New Jersey’s sports betting advocates have won a significant legal victory after the Third Circuit Court of Appeals agreed to a full rehearing of the state’s recent court defeat.
On Wednesday, the Court announced it was vacating the August ruling by a three-judge panel and would hear new oral arguments before all active Third Circuit justices. With a majority of justices having voted for a rehearing, this marks the first victory New Jersey has won in its multi-year fight to bring legal sports betting to the Garden State.
There’s no date scheduled for the rehearing but sports law attorney Daniel Wallach suggested oral arguments could be held as early as December or January. Twelve active justices – including Marjorie Rendell and Maryanne Trump Barry, both of whom ruled against the state in August – will listen to the arguments.
Should New Jersey’s arguments prevail, the state’s opponents – the US Department of Justice, the four major pro sports leagues and the NCAA – would likely petition the US Supreme Court for a stay. New Jersey could also petition the Supremes if the Third Circuit rules against the state. But should New Jersey prevail and the Supremes opt not to hear the case, the state could be taking legal sports bets sometime next year.
HOW’D WE GET HERE
In 2012, New Jersey Gov. Chris Christie signed legislation authorizing sports betting at Atlantic City casinos and state racetracks. The DOJ and the leagues filed legal objections, accusing the state of violating the 1992 federal PASPA sports betting prohibition. The courts agreed and slapped an injunction on New Jersey’s plans.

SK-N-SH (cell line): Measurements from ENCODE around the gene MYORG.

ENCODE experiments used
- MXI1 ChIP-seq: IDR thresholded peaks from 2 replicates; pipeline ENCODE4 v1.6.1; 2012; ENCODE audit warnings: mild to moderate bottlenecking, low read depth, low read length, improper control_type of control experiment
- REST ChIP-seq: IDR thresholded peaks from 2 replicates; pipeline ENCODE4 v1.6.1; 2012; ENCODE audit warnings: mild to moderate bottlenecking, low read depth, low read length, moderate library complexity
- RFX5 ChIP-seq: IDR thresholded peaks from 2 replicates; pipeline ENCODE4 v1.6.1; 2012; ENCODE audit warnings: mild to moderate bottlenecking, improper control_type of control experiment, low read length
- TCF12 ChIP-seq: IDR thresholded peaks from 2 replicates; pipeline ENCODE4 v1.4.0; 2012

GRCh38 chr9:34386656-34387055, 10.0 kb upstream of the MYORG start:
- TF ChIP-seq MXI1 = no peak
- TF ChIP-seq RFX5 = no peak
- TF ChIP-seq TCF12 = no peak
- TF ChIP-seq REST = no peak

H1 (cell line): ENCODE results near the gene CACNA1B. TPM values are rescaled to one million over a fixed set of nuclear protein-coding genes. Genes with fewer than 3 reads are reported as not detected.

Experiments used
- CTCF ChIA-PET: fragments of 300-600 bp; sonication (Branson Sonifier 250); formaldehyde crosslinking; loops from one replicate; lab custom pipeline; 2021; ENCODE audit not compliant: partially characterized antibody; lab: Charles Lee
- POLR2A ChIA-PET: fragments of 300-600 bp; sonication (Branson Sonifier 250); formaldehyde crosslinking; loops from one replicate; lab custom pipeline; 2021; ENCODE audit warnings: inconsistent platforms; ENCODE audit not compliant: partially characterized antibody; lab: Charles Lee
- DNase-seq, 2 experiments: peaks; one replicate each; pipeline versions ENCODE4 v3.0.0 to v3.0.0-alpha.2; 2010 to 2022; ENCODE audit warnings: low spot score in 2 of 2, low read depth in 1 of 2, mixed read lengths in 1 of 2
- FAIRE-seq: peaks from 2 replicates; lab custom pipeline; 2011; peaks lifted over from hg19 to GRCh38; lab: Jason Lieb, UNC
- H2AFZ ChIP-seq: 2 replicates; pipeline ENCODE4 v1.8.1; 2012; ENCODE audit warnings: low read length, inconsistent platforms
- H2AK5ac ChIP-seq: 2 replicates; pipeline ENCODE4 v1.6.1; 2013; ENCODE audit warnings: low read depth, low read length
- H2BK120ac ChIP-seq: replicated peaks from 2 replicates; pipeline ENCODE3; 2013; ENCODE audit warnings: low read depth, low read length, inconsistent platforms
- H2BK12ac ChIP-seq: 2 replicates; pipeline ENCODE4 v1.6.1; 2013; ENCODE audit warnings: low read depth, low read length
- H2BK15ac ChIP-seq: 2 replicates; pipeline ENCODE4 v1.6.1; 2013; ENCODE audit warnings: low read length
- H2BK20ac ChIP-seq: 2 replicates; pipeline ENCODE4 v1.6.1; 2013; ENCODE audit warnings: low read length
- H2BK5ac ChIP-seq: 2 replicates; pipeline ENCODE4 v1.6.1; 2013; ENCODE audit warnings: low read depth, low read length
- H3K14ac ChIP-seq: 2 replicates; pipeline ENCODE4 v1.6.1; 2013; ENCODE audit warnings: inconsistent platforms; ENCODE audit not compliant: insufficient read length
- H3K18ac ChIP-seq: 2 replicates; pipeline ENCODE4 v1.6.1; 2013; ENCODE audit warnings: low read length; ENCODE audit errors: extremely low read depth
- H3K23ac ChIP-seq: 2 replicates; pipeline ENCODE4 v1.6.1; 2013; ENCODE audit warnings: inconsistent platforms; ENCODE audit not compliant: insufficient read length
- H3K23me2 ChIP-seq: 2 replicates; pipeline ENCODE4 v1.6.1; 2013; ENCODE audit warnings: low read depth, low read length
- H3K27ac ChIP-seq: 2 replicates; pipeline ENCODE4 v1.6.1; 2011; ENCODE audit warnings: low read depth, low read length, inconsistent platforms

But the state seized on a DOJ attorney’s comment that there was nothing in PASPA that prevented New Jersey from repealing state-level prohibitions on betting. State legislators passed a new law in 2014 that didn’t explicitly authorize or regulate sports betting, but simply allowed casinos and tracks to get on with it.
The DOJ and the leagues again objected and again a federal judge agreed, saying New Jersey’s partial repeal amounted to authorization. The Third Circuit Court of Appeals again upheld this lower court’s ruling, but Justice Julio Fuentes – the only justice who served on both panels – strongly dissented, saying that the majority justices were arguing that New Jersey had no option but to uphold state-level prohibitions. This was the exact opposite of what the same Court claimed in 2013 when it rejected New Jersey’s original plan.
There have been a number of other US states that have filed largely symbolic sports betting bills in the past few years and a new one was filed just this week by Pennsylvania Rep. Nick Kotik. Suffice it to say, if New Jersey prevails, many more states will look to jump on this bandwagon.